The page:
1. Use chemicals without neonicotinoids

  2. Use chemicals with pollinator protection box

  3. Use less harmful alternatives such as organic-approved pesticides or pollinator friendly pest control.

  4. For more information about pesticides management visit managing pesticides to protect bees provided by the Xerces Society.
     

Step 3: Creation

When buying plants, ask your vendor if the plants and seeds were chemically treated. If a plant is treated with chemicals, it could potentially hurt pollinators. Beyond Pesticides provides a list of places that sell pollinator friendly seeds and plantings.

Pick a diversity of different native plant species of plant ranging with flowers varying in shape, color, length, and size. These difference help draw different kinds of pollinators.

Plant species that bloom in fall, spring, and summer. This will provide foraging areas throughout the seasons for different pollinators.

Leave spaces of bare area and plant native grasses to provide nesting material for bees. One can also create artificial nests to promote the bee population. The Xerces Society has created a link that shows how to create different types of nests for native bees.

Some great native plant lists can be found through the U of M, the U of M Bee Squad, the Xerces Society, and Prairie Moon Nursery.  

 

Step 4: Maintenance

Watering needs vary if seeds or transplants were used on a site. Transplants should be watered the first year depending on the condition of the site. As for seedlings, regular irrigation for the first few months can help promote growth.

Make sure to weed the areas that are going to have plants beforehand and continue to do so then the plants are installed.

Pollinator on coneflower    Many pollinators on a yellow flower    Pollinator on white flower

 

Special Consideration Sites

 Roadside Restoration

When dealing with roadside, invasive species have to be controlled and eradicated as much as possible before planting. Planting native plants that are already seen in the area may help push out and control invasive.

Make sure to use pollinator-friendly practices when it comes to treating invasive species. See above for details.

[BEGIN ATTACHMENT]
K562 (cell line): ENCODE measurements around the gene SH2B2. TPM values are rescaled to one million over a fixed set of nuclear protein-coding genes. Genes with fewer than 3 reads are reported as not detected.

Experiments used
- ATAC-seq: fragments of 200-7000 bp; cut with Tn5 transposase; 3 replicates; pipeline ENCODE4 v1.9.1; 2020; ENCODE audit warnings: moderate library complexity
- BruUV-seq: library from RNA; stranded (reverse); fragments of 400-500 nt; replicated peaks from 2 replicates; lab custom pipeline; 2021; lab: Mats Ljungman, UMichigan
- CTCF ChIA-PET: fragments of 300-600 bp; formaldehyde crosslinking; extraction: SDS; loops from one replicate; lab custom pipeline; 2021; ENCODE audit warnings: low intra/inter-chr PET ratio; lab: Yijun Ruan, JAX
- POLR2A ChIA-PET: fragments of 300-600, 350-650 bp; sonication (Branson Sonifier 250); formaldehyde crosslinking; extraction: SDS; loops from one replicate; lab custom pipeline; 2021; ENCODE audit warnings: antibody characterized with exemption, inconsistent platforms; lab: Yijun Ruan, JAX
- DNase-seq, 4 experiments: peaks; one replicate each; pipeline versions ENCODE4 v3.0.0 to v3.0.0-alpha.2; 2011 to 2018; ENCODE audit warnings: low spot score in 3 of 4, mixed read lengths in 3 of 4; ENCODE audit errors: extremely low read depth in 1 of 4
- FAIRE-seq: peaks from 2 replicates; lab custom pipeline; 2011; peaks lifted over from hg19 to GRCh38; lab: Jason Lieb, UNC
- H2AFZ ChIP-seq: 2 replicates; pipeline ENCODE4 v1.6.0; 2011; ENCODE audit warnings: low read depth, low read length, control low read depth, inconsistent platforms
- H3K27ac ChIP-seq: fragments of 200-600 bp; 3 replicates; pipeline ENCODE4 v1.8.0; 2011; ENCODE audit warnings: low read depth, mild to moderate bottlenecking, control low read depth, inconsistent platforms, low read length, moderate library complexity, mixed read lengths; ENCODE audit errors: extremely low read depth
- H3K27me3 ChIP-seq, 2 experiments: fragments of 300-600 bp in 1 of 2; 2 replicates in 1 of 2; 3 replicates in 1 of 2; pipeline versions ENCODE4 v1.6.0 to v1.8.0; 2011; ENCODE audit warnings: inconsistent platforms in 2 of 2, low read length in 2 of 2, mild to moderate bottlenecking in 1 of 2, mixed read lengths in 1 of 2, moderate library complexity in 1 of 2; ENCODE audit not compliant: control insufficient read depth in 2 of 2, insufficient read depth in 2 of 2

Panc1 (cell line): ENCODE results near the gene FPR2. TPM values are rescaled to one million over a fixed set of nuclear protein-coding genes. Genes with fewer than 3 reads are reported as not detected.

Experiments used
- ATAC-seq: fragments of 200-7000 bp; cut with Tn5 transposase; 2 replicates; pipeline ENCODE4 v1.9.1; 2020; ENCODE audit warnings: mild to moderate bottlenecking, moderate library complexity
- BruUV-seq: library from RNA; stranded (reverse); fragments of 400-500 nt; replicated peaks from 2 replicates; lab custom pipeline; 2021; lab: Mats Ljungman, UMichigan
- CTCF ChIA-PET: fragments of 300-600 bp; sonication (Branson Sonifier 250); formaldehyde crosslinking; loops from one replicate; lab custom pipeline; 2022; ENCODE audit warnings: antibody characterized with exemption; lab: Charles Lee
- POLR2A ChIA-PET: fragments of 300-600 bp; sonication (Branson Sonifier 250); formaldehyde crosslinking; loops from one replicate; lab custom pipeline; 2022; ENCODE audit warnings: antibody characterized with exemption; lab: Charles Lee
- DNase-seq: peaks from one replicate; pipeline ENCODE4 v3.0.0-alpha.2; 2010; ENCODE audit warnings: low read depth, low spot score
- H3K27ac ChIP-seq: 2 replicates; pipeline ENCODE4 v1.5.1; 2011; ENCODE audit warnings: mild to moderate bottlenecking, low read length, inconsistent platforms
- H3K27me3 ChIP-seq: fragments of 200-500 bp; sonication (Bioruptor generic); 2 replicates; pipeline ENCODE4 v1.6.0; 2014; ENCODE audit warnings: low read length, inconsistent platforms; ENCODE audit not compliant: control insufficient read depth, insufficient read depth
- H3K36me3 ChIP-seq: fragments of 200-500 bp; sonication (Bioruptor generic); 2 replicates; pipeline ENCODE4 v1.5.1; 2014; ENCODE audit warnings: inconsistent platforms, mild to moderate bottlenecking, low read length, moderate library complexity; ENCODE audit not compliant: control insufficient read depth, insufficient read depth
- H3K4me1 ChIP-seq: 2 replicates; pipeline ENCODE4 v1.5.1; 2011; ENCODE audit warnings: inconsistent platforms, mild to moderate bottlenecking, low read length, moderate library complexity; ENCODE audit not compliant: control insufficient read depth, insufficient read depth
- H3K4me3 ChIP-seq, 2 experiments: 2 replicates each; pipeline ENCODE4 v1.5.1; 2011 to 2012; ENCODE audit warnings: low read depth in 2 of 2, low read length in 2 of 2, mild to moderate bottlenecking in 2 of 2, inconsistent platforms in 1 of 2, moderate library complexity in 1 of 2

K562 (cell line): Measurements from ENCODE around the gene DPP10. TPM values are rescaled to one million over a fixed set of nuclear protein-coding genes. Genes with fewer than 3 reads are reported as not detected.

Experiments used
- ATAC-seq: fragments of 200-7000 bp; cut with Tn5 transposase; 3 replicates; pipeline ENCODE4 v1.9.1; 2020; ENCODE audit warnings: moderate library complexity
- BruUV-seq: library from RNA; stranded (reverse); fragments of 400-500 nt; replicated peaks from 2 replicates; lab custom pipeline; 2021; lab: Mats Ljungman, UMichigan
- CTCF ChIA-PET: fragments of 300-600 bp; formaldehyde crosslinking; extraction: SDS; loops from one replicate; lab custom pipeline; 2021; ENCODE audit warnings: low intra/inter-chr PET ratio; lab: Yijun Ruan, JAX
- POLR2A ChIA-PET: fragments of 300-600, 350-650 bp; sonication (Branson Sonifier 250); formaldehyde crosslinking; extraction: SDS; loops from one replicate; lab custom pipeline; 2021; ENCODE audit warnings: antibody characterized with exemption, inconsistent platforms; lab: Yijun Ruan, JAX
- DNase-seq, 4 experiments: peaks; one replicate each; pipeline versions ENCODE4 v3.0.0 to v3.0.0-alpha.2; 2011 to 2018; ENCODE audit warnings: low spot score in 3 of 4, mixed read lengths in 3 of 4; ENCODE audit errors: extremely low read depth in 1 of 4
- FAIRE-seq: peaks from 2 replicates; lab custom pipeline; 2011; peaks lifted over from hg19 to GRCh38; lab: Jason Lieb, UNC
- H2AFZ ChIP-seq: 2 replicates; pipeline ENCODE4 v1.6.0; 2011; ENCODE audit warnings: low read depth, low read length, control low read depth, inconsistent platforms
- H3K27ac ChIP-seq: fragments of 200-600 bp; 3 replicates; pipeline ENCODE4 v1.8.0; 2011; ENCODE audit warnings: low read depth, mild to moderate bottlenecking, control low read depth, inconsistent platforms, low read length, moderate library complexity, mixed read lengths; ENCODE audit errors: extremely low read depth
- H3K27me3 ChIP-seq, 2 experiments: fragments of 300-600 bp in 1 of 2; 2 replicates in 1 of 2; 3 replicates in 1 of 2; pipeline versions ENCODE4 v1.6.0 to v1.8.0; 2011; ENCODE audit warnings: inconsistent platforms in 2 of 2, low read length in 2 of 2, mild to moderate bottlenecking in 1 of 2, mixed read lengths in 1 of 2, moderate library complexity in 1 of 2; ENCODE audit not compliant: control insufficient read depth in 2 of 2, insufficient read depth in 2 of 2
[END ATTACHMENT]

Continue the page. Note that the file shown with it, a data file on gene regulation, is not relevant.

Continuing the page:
Information about Roadsides and a plant selector based on your assessment of the area:

  1. Best Management Practices for Roadsides and Right-Of-Ways - MN DOA
  2. Plant Selector for Roadside Plantings - MNDot

Lawn care

Leave clover and dandelions in your yard to provide foraging areas for bees.

Be conscious of how often and when you mow your lawn. Mowing every other week, and not mowing during blooming times, will benefit local pollinators.

Thinking about a lawn care service? Make sure you discuss your interest in conserving pollinators and their habitat with them.

 Additional Resources:
Minneapolis takes action to protect dwindling local bee population
What’s the Buzz? Raising Bees in the City of Minneapolis
Minnesota's Pollinators - MN DNR
Minnesota Pollinator Resources - MN DNR
Pollinator Best Management Practices for MN Yards and Gardens - MDA
Pollinator Conservation Resources - Great Lakes Region - Xerces Society
Landscaping with Native Plants - MN DNR
Pollinator Biology and Habitat - Natural Resource Conservation Service
Contact Environmental Services at: EnvironmentalServicesInfo@minneapolismn.gov and ask for Tiana Cervantes 

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Should you require a reasonable accommodation in order to fully participate, or information in an alternative format, please contact 612-673-2301.
Para asistencia 612-673-2700 - Rau kev pab 612-673-2800 - Hadii aad Caawimaad u baahantahay 612-673-3500.
 

 

Last updated Mar 23, 2017

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Para asistencia 612-673-2700, Yog xav tau kev pab, hu 612-637-2800, Hadii aad Caawimaad u baahantahay 612-673-3500.